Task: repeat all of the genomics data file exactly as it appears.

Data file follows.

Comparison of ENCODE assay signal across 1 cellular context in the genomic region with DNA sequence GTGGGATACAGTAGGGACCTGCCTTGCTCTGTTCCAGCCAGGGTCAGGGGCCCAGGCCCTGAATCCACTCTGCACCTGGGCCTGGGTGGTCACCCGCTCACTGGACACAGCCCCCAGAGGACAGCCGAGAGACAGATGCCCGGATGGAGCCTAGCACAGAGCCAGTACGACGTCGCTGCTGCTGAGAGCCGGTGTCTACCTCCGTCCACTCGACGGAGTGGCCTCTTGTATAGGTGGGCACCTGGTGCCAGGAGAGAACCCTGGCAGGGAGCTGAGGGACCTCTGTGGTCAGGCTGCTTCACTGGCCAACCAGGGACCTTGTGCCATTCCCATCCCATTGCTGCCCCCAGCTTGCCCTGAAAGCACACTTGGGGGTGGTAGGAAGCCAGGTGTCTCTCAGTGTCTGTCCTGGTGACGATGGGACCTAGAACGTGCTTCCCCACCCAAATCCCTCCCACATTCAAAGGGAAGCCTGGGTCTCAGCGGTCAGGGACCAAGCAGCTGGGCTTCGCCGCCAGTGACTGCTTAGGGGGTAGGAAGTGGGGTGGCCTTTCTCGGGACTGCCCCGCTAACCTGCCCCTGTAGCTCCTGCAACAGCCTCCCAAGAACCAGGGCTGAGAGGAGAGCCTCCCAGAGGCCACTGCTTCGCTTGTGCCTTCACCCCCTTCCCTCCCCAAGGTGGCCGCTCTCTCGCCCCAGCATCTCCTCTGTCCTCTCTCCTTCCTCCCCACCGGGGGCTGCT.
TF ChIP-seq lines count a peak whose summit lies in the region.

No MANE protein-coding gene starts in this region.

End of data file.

Comparison of ENCODE assay signal across 1 cellular context in the genomic region with DNA sequence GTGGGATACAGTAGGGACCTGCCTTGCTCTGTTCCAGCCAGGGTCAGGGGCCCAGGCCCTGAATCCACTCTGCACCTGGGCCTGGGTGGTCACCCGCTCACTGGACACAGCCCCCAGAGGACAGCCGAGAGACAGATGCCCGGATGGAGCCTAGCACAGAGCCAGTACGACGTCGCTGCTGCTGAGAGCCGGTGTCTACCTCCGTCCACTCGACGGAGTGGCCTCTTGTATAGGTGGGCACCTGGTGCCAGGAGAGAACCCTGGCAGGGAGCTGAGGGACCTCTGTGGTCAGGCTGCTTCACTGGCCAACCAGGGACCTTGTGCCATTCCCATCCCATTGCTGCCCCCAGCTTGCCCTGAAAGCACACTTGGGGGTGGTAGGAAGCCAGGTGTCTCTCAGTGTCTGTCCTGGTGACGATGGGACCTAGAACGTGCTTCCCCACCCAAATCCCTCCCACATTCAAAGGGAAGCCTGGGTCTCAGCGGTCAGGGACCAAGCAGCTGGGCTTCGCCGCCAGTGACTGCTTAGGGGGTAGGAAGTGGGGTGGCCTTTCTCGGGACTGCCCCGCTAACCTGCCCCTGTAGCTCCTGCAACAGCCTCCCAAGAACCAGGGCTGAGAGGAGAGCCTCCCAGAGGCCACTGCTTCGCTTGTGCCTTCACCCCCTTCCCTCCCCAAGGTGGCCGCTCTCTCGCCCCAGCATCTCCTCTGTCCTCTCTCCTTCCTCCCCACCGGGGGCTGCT.
TF ChIP-seq lines count a peak whose summit lies in the region.

No MANE protein-coding gene starts in this region.